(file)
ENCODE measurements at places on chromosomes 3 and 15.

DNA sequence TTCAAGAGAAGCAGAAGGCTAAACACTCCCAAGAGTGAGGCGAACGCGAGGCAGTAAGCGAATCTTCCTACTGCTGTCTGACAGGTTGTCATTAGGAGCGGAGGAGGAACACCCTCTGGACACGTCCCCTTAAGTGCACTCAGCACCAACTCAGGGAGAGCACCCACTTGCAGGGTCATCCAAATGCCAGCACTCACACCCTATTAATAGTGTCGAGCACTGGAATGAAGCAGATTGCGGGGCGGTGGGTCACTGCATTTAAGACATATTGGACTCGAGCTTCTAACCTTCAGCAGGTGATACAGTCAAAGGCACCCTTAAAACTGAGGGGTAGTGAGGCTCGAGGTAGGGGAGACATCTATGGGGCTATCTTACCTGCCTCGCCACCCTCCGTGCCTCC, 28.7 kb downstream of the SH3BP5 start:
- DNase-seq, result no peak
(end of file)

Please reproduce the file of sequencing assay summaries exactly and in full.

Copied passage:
ENCODE measurements at places on chromosomes 3 and 15.

DNA sequence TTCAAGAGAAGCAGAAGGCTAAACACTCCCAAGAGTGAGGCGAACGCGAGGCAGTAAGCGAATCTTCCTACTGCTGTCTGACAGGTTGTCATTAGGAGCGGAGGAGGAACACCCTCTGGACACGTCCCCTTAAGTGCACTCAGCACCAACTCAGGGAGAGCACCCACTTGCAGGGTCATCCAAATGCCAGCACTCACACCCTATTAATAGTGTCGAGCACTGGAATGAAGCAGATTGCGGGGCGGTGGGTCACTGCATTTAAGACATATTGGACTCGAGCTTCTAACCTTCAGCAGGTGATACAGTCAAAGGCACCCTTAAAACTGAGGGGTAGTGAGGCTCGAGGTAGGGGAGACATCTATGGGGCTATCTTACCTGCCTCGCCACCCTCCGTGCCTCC, 28.7 kb downstream of the SH3BP5 start:
- DNase-seq, result no peak